While I can confess that I definately had difficult periods while living in Phoenix and LA, South Bend contributes additional complicating factors that I haven't had to deal with before. For example, in Phoenix, when I wanted to go outside, I'd grab the dog and go outside. We'd go to the dog park and I could play with puppies and that would cheer me up. In South Bend, when I want to go outside, I look out my window and see a neighbor walking through my apartment complex all bundled up and miserable and I just stay inside. So, not only is the dog disappointed and lonely, but I'm forming ass grooves on my couch.

Because I'm on the max dose of two antidepressants, my doc decided that perhaps my problem has more to do with daytime sleepiness than with an all consuming depression. So, our current thinking is: "bring on the stimulants." Of course, I'm prone to anxiety, so I'm not sure how well this experiment is going to work.

I think my primary concern with taking stimulants is that I'll have to endure this depression wide awake. I keep questioning if the status quo isn't better than having to be fully cognizant that I have a job out of sync with my education level, that my house is a disaster area and that despite working 40 hours a week, my finances are chronically in the red. To bitch, my father makes about 40 times what I do in a year, and he's retired. Investments.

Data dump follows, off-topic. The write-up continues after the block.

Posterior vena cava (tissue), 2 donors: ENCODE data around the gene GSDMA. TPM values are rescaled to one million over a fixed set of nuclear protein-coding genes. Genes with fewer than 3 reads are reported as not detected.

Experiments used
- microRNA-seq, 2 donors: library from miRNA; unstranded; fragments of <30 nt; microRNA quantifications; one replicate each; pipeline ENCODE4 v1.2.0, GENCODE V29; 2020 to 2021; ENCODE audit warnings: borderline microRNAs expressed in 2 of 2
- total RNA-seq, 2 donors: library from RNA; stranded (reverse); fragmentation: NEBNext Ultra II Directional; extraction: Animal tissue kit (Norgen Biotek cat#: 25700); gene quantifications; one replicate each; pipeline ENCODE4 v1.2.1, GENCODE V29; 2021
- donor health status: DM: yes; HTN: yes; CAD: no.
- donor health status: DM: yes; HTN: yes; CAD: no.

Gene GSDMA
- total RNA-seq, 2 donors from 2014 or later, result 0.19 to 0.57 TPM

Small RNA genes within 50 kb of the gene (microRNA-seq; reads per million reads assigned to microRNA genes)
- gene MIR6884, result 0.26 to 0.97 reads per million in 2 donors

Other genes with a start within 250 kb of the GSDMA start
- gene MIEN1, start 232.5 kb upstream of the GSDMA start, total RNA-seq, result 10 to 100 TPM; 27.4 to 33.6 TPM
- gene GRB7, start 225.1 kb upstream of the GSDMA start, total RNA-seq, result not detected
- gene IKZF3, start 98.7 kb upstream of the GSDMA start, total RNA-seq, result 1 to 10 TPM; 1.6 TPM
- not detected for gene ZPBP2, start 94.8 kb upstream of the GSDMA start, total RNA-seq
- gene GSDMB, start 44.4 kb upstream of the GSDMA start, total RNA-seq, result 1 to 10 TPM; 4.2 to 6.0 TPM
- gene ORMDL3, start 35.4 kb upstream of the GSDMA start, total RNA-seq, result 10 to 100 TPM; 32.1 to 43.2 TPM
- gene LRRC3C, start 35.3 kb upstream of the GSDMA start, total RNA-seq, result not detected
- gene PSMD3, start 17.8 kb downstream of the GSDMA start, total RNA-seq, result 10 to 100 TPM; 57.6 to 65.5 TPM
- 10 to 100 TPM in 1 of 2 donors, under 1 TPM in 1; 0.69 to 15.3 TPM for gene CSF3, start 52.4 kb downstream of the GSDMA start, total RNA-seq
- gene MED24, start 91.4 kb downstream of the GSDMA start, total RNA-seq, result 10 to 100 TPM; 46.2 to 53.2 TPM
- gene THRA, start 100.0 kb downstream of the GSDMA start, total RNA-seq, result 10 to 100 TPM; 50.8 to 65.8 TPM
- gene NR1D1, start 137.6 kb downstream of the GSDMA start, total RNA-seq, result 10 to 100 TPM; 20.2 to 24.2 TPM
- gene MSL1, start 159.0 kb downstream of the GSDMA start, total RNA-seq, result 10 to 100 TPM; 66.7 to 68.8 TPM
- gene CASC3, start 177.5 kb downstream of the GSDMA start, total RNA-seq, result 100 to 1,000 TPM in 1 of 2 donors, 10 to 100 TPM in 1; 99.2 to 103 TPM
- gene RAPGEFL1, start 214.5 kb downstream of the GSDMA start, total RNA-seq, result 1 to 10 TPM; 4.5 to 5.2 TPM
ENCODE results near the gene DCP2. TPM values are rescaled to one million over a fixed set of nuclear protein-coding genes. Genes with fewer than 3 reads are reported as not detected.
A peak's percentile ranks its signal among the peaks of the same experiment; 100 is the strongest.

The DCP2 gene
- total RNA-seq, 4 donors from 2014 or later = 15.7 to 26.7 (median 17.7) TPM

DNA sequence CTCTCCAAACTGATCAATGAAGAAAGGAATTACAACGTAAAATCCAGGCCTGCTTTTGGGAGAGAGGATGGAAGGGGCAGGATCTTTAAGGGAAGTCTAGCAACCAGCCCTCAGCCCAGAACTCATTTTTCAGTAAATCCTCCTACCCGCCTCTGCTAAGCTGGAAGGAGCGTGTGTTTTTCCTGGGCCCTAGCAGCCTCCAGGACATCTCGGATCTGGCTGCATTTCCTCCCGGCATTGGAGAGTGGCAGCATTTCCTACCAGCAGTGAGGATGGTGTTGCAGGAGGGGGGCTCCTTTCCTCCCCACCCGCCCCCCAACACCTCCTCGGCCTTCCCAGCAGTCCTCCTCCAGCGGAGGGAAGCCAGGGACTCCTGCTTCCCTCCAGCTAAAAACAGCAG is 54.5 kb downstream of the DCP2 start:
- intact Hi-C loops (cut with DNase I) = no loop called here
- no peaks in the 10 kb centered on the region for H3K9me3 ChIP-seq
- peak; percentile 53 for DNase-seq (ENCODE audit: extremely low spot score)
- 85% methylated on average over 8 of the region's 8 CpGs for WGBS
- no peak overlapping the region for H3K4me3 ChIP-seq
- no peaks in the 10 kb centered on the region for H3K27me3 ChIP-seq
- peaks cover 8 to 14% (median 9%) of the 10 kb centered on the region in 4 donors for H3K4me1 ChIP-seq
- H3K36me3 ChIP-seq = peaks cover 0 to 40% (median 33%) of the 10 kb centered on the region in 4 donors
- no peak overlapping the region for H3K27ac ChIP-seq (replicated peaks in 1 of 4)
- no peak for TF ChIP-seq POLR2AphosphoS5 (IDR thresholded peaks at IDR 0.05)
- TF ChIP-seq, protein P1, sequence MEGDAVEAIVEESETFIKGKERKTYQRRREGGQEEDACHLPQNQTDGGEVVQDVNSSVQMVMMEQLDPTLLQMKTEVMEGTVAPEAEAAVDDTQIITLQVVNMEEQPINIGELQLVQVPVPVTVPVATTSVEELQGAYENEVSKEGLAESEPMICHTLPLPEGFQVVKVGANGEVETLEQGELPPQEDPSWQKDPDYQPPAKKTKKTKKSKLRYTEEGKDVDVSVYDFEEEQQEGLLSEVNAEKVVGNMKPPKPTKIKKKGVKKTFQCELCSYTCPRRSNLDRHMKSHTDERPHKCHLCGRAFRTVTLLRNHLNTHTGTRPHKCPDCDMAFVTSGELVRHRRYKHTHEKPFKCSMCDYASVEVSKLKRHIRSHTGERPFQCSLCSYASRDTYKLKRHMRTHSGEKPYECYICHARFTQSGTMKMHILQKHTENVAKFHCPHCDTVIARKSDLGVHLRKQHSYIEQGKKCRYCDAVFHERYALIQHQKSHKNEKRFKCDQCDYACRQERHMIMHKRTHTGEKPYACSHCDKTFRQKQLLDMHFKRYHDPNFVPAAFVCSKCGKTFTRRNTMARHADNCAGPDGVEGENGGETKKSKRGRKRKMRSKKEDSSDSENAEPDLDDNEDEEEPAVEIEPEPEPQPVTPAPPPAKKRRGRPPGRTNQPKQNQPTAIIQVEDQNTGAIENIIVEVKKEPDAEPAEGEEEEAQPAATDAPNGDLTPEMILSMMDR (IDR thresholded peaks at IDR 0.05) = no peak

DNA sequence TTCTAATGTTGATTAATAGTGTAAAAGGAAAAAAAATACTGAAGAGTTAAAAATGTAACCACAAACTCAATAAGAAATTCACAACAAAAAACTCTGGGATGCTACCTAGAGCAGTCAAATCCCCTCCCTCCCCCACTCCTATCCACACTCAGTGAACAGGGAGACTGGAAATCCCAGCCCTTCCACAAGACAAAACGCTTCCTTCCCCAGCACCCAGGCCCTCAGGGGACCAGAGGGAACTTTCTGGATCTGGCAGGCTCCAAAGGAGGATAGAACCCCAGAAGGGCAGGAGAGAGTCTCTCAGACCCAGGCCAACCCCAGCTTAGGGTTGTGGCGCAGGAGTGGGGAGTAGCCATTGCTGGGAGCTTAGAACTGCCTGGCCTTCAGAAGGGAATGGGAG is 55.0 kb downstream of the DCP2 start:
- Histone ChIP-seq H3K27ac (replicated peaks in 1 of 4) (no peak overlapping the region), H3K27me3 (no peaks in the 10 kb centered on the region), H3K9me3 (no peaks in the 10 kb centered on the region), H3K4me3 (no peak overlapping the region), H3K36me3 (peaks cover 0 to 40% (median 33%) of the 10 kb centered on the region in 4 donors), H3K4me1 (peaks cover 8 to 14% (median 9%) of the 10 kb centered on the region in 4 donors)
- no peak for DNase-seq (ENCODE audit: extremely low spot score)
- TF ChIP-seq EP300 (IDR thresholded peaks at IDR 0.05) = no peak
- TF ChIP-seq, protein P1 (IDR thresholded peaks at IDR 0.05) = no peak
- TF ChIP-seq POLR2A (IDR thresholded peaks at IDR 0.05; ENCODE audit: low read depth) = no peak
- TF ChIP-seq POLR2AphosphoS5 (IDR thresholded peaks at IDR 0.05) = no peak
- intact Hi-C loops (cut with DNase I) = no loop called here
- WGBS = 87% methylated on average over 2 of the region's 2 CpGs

At least when I think about it, life could still get worse. My cats could get sick. Brendan could break his arms and not be able to blog.

A part of me wishes that I had just stayed at ASU for my doctorate. I would still be living in AZ, I would be making more money than I do now working part time, and I would have the stability of my house and not having to relocate again. I feel like I can't settle here. I'm suspended here for 2 more years and I feel like laying down roots would be a waste of time.

I'm being stubborn really. If I were smart, I would embrace South Bend with open arms. I would explore its nooks and crannies and learn to love its idiosyncracies. But I don't. Maybe I should've moved here in the spring.


Tuesday, March 01, 2005

Introspective Distortion

Shall we dance?

One of my listservs has instituted a daily mood check. I don't always submit mine, but the practice has forced me to acknowledge how little I consciously think about my moods and managing their impact on my life. I tend to ride the wave and after I've swept up on the beach, I look out on the ocean and think, damn, that was one helluva wave.

Wouldn't it be nice to know that I'm riding the wave while I'm doing it? Brendan and I were talking today and I got to thinking that I'm actually in a horrible mood and I have been for quite some time. I can't blame myself. I've been gaining weight, living in a town that I despise and my only conversations are with my fish.

I had so much more to say when I started this post, but my thoughts died faster than an ant sizzling under a magnifying glass. Oh well.